About Our Firm

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Since 1997 we are experienced and knowledgeable Tampa attorneys practicing exclusively in Divorce, Family, Stepparent/Relative Adoption, Consumer/Personal Bankruptcy & Mediation. We practice primarily in Tampa, Riverview, Brandon, Valrico, Lithia, Carrollwood, North Tampa, Plant City and all of Tampa Bay. Our lawyers have experience practicing in contested and uncontested divorces, including military divorces, and family law, child support, child custody and visitation, relocation of children, alimony, domestic violence, distribution of assets and debts, retirement/pensions (military and private), enforcement and modification of final judgments, paternity actions, adoptions and name changes. We offer a free consultation and we are happy to discuss your case. Call or email to schedule a consult. Our representation of our clients reflects our dedication to them.

Wednesday, August 12, 2015

Parental Responsibility Evaluations

Parental responsibility and timesharing constitute one of the most emotional issues facing spouses as they divorce. Florida has made strides to equalize parental responsibility and timesharing of children in a divorce. Lawmakers have changed stigmatizing language used to describe “non-custodial” or “secondary residential” parents in an effort to focus custody disputes on shared parental responsibility. Still, it is common for parents in a divorce to want to increase their involvement with their children’s lives and decrease the role of the other parent. This tension is often the source of disagreement in designing parental responsibility and timesharing plans.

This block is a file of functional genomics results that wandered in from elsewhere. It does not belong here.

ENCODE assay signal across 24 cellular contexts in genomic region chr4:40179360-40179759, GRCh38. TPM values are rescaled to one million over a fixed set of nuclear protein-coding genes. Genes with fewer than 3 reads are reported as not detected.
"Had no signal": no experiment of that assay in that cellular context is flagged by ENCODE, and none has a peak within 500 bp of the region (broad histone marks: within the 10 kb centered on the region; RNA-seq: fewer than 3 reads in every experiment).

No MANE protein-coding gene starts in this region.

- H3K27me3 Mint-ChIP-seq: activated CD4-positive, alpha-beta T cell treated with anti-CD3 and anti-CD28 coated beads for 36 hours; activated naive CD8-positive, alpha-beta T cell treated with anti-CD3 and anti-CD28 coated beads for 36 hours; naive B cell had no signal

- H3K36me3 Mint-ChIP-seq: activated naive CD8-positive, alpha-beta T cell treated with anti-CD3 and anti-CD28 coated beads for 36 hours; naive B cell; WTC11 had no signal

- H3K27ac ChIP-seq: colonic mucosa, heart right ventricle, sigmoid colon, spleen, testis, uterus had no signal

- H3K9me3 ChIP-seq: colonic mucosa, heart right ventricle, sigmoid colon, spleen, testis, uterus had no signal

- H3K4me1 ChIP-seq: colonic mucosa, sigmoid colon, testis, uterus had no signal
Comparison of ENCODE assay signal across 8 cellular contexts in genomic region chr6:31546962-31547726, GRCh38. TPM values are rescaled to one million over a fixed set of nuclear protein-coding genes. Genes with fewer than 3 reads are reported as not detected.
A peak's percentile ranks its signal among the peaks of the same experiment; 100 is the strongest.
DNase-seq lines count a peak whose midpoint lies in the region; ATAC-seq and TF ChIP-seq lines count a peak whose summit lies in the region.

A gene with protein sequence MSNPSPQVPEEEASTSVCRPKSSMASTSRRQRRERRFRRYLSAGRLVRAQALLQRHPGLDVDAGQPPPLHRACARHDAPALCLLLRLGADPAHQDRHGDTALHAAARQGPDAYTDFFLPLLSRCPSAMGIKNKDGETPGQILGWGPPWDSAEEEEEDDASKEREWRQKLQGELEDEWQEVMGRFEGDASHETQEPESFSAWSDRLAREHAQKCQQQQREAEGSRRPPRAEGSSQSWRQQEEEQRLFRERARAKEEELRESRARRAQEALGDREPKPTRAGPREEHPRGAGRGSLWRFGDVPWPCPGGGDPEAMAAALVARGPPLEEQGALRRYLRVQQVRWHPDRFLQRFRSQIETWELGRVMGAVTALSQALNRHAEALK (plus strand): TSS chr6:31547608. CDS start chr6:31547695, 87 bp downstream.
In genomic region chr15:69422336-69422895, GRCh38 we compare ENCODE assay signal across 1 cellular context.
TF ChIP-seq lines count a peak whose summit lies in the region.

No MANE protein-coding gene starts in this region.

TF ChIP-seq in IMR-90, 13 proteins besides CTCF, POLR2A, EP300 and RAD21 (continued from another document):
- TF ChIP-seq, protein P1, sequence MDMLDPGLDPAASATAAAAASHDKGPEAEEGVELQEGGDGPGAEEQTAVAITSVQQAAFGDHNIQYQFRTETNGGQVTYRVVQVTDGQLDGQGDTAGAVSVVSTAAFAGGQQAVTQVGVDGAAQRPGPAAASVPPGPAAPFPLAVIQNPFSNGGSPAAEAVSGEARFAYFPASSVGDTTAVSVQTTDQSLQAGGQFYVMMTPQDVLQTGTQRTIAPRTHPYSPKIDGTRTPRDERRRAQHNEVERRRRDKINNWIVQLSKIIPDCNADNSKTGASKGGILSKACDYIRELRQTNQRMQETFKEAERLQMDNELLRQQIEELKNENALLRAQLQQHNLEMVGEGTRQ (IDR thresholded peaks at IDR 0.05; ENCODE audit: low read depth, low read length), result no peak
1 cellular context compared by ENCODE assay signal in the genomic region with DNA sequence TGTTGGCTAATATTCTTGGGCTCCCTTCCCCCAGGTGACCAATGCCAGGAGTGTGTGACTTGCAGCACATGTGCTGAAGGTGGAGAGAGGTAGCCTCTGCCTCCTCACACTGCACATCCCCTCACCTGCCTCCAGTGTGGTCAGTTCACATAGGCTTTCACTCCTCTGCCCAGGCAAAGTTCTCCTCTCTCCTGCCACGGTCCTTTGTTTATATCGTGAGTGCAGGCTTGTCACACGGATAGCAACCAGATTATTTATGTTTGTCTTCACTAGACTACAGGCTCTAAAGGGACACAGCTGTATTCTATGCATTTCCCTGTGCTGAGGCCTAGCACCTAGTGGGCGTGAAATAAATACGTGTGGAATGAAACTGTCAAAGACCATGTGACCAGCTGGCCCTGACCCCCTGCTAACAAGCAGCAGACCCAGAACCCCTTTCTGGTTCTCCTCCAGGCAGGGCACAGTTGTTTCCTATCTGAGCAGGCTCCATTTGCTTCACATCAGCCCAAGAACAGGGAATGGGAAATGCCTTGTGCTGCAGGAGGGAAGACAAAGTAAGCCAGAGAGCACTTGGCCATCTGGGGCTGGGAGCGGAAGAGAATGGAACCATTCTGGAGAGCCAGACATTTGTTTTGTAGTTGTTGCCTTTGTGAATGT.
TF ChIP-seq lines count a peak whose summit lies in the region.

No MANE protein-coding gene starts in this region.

When parents cannot agree on an arrangement, then the court must step in and make a determination about parental responsibility and timesharing. Using the best interest of the child as the main goal, the court may request a parental responsibility evaluation.
What is a Parental Responsibility Evaluation?
A parental responsibility evaluation, or PRE, is an evaluation conducted by a court appointed third party, usually a psychologist. The psychologist will act as an evaluator and neutral third party to help the court resolve a custody dispute. The psychologist will make conclusions and recommendations regarding custody and timesharing. The psychologist will likely interview the child, or children, and anyone else either parent believes would be beneficial to interview.
How Much Does a PRE Cost and Who Pays for It?
The costs of a PRE vary. The court will decide which parent bears the cost of the evaluation. Typically, the court will order that parents share the cost of the evaluation.
How Do I Prepare My Child for a PRE?
Most likely, a psychologist will interview your child, or children, as part of the evaluation. Your child may be nervous about the interview. You can help your child prepare for their interview and feel less anxious by explaining what will happen in the evaluation. You may want to tell your child that they will meet with someone who wants to know about their feelings and thoughts. You do not need to coach your child for the evaluation; instead, encourage your child to be truthful and honest with the evaluator. Help your child understands that they will not be in trouble for their answers.
How Do I Prepare for a PRE?
Understandably, you may also feel nervous about meeting with a psychologist. You may find the following suggestions will help decrease your anxiety and stress:
  • Make sure that you get plenty of sleep the night before the evaluation;
  • Schedule your day so that you have plenty of time to arrive at the psychologist’s office;
  • Make sure you are dressed comfortably and neatly;